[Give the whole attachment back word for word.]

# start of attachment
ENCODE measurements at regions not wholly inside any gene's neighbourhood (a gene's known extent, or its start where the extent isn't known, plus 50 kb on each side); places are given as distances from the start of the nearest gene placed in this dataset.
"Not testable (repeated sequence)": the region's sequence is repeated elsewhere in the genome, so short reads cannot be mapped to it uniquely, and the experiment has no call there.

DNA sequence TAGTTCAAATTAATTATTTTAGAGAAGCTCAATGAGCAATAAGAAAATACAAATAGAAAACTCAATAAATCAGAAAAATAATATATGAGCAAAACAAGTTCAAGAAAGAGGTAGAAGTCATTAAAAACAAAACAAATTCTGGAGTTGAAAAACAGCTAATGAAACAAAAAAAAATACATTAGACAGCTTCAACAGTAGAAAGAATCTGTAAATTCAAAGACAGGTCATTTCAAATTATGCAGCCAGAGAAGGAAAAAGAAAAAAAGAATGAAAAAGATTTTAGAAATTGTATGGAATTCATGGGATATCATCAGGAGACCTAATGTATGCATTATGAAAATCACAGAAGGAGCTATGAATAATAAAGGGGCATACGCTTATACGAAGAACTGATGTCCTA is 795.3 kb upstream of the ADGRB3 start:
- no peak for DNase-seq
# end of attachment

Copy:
ENCODE measurements at regions not wholly inside any gene's neighbourhood (a gene's known extent, or its start where the extent isn't known, plus 50 kb on each side); places are given as distances from the start of the nearest gene placed in this dataset.
"Not testable (repeated sequence)": the region's sequence is repeated elsewhere in the genome, so short reads cannot be mapped to it uniquely, and the experiment has no call there.

DNA sequence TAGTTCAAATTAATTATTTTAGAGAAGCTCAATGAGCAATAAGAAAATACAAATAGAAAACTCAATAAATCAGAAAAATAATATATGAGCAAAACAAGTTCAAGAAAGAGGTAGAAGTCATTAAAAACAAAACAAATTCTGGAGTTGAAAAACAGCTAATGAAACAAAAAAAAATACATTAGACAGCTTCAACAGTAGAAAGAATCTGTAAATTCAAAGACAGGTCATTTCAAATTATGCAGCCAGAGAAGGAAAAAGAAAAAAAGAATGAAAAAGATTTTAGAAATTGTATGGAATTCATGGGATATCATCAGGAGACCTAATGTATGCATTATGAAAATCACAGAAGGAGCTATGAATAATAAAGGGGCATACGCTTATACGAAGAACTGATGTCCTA is 795.3 kb upstream of the ADGRB3 start:
- no peak for DNase-seq